Osier, CO, was originally a construction camp on the D&RGW's San Juan Extension, located at milepost 318.4 and an elevation of 9635 feet above sea level. Eventually, it had a 1700 ft. siding, a depot, a section house complex, a rudimentary engine service facility with a coaling dock?, water tank?, and turntable?, and a stock loading point for the surrounding high grasslands.
The turntable was a 50 ft unit, installed inside a 60 ft. diameter wooden shed to protect it from snowfall, and was installed in 1888. It was located beyond the coal dock at the end of that spur. While the coal dock and spur exist today, the turntable was removed on or before 1927.
Most of the structures at Osier survived until today. The depot, the section house, the stock pens?, the coaling dock?, and the water tank? continue to exist. All but the coaling dock have been restored and are in good shape. The water tank is the original 50,000 gallon unit installed on the site in 1880, whereas the rest of the buildings were built around 1881. The bunk house?, originally located behind and to the north of the section house, did not survive, and neither did the tool shed to the south of the depot.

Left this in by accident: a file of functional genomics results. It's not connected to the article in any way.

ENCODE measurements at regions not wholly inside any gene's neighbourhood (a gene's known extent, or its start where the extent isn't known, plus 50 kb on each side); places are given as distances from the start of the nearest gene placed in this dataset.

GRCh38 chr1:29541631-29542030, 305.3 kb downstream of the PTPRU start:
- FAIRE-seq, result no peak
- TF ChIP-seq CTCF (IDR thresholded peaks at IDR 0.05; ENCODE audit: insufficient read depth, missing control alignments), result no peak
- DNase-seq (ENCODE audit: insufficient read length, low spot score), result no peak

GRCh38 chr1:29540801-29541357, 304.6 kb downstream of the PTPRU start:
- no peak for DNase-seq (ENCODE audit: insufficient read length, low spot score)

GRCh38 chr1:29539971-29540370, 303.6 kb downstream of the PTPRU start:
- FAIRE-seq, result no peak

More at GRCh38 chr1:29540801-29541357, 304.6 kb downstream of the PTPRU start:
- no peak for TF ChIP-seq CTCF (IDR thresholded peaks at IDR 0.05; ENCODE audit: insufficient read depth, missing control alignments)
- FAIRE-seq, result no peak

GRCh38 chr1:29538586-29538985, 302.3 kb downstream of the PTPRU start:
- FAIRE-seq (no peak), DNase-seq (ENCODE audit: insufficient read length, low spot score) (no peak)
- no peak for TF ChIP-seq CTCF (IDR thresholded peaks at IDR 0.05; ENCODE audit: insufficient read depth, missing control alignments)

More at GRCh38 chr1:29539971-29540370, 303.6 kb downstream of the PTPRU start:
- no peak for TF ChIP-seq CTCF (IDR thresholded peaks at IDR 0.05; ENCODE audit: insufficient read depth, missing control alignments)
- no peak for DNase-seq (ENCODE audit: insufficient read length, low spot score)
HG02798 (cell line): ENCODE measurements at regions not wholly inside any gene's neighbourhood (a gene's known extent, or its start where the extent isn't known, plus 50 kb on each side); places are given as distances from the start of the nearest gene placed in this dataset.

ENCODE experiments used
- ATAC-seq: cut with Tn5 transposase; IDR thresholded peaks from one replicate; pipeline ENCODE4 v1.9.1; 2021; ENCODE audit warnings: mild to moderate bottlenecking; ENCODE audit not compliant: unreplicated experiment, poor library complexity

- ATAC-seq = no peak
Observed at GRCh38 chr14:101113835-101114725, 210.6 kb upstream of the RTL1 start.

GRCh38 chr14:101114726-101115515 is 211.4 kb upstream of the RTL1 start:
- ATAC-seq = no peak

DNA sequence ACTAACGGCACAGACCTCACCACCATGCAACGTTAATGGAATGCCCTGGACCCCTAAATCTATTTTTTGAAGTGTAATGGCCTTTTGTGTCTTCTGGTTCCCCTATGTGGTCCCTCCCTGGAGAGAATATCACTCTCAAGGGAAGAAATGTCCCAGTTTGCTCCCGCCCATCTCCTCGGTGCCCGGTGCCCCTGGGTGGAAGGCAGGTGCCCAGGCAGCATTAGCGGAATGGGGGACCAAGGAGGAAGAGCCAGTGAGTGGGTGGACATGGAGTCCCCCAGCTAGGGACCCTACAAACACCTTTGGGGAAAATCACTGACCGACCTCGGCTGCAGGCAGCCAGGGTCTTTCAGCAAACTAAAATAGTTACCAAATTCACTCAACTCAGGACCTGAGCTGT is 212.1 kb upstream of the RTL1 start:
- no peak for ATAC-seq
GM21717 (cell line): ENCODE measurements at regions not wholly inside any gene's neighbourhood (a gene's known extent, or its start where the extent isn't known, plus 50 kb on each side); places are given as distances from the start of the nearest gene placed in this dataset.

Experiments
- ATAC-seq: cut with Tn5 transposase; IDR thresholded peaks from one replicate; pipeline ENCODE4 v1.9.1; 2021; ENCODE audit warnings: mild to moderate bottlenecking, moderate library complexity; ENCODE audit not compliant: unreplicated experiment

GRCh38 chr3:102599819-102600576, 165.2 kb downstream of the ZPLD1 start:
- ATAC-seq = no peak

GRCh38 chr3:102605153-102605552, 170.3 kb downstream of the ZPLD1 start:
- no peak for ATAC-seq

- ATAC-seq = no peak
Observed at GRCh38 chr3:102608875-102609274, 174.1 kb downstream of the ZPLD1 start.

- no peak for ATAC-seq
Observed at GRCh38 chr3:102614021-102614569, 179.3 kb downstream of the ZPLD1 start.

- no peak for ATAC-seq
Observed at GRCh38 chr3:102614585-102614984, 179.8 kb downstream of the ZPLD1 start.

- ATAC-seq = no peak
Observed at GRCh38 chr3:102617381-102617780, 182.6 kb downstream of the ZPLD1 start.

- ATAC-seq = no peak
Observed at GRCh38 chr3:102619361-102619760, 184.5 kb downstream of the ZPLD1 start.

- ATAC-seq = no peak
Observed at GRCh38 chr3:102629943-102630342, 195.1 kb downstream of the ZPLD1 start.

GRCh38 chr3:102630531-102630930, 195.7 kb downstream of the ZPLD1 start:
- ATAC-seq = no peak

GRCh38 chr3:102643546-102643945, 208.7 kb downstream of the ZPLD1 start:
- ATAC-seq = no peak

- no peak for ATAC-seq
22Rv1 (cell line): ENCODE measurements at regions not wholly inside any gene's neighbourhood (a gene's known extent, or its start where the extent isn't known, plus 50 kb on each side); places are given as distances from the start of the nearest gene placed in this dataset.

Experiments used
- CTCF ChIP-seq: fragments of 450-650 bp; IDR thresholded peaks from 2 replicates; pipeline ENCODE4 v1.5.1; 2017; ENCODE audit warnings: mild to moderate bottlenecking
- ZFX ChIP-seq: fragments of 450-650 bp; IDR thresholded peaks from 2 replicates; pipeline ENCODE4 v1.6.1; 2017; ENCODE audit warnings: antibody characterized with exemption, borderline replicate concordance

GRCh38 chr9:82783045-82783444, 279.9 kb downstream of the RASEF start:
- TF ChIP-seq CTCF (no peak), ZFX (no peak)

Today, Osier is probably best known for its role as the mid-day cafeteria on the Cumbres & Toltec Scenic Railroad. The building was constructed by the railroad in 1989, and the food service contract is currently held by Stephen Flowers' Osier Kitchen.
(Personal note: Osier Kitchen has done wonderful things with the food service on the C&TS. Lunch is absolutely excellent now, unlike the infamous and not-so-tasty cold white box lunches from the past.)
The balloon loop, located to the southwest of historic Osier, is also a recent addition. It was installed in 1993 to allow for turning a Chama-Osier-Chama train.
Maps and Photos
Photos of Osier, CO